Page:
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MEET GRETA CUTULENCO, THE 28-YEAR-OLD CEO USING AI TO CHANGE THE INDUSTRY

Acerta Analytical Solutions is taking a different approach to artificial intelligence.

The Kitchener-based company uses AI to create testing algorithms from manufacturer-collected data to scan and pinpoint any software glitches in parts–before they roll off the assembly line. The process strives to combat warranty claims, recalls, and reduced profit while boosting product quality.

With a goal of eliminating scrap and rework early in the assembly line, cut costs in the supply chain and improve overall vehicle quality, Acerta aims to lead the evolution of machine intelligence in Canada. Bodyworx Professional spoke to Greta Cutulenco, Acerta’s 28-year-old CEO and co-founder, to ask her about the company’s use of AI and how it is affecting the auto repair industry.

Bodyworx Professional: How does Acerta use AI technology compared to the rest of the industry and why?

Greta Cutulenco: Acerta is leveraging AI to help automakers get their products to market faster and with fewer defects. We do this by using machine learning to detect the earliest indicators of future product failures based on production, on-road and end-of-line (EOL) testing data. Many companies have been trying to extract value from all the manufacturing data they are collecting with AI, but Acerta is unique, as we focus on the automotive industry. We have an extensive history of working with datasets from transmissions, axles, gearboxes, engines, and other automotive systems, that gives our machine learning models an edge in automotive applications compared with generic AI solutions. And our models are getting better every day: we’re constantly updating and optimizing our model performance.

BW: What makes Acerta’s technology such a game-changer in your estimation?

GC: Nowadays, cars are basically big computers on wheels, and whether you’re driving them or making them, they generate a lot of data. All of the added complexity means there are more ways than ever for a vehicle or assembly to fail, but the volume of data involved makes identifying root causes difficult and time-consuming. I see Acerta supporting the entire automotive product lifecycle, using AI to find insights in that huge volume of production and on-road data. Our models can help engineers and technicians predict when a vehicle or assembly will fail and, more importantly, why. On the factory floor, that means better end-of-line testing and higher production efficiencies. On the road, it means fewer breakdowns and better vehicle servicing.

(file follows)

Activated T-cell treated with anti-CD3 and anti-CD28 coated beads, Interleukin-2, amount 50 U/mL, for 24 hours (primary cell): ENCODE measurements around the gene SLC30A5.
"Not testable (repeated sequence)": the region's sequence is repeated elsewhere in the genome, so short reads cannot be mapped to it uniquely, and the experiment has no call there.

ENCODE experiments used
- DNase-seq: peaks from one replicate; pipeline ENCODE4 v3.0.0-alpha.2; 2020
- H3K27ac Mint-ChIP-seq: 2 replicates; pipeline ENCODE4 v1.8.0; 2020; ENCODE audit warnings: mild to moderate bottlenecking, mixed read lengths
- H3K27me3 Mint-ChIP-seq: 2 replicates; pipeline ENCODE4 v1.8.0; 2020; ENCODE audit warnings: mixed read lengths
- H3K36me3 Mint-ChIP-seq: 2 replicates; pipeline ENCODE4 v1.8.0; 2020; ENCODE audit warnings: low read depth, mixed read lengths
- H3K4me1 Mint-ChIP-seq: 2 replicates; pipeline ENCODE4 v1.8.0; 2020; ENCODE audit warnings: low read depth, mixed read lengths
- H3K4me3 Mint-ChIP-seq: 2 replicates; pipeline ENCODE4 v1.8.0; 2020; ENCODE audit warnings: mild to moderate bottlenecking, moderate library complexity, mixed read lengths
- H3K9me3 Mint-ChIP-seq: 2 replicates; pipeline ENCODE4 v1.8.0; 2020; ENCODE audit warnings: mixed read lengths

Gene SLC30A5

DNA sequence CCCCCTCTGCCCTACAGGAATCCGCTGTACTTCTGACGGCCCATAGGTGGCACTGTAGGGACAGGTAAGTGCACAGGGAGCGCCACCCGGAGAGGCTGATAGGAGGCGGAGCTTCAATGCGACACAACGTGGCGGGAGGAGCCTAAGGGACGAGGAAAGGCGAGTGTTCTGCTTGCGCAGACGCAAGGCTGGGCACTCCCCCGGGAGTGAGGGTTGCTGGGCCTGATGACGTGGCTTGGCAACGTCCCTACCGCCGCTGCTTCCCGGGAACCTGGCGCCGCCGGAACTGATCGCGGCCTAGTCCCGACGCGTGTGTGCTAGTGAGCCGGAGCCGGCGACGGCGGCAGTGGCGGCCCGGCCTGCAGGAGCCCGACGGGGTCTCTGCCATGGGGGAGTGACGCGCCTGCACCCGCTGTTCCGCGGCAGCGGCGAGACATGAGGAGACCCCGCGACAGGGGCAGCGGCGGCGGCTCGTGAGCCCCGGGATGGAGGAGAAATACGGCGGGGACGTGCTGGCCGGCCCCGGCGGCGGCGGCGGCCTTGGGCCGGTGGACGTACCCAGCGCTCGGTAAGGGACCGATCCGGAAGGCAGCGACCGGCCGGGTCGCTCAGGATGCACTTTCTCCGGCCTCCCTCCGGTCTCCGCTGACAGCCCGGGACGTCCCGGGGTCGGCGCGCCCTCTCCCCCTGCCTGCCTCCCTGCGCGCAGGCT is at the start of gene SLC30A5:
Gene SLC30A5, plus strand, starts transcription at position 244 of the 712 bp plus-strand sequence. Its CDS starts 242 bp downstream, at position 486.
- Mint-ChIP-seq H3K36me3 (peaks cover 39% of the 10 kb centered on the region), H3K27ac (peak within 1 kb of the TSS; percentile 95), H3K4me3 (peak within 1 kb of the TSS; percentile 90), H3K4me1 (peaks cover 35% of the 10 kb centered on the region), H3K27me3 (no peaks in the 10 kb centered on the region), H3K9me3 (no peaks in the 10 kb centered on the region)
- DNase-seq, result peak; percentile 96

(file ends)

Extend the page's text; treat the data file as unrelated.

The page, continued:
BW: What should collision repair facilities be doing to make themselves ready for AI?

GC: The first thing everyone needs to do to “get ready” for AI is learn: educate yourself about what artificial intelligence is and what it isn’t, what it can and can’t do. There’s so much hype around the concept of AI that it’s starting to feel like an empty buzzword, but there’s a difference between companies who actually understand AI and use it and those that just want to have the keyword on their website. Learn the difference so you know who to trust. More specifically for collision repair facilities, start with a use case. Find a problem that can’t be solved in the traditional way and then see if AI can help you solve it either quicker, cheaper, or in a more scalable way. If you start the other way around and try to apply it to everything, you’re going to be disappointed.

BW: What impact will this have on their business?

GC: The proliferation of mechatronic systems in vehicles has made diagnostics, servicing and repairs more complex than ever before, but collision repair facilities can meet that challenge by augmenting their technicians’ knowledge and skills with AI and machine learning. Most technicians can’t diagnose modern vehicle failures without computational assistance, even if that’s something as basic as diagnostic trouble codes (DTCs) collected via the onboard diagnostics (ODB) port. AI can catch failures that might not be flagged by DTCs, but even when a technician has identified the problem, the complexity of modern vehicle systems means that outright replacement is often preferable to repair, despite the potentially higher costs in parts and labour. With AI, technicians can use vehicle data not only to detect and diagnose more failures but also generate recommendations for repairs

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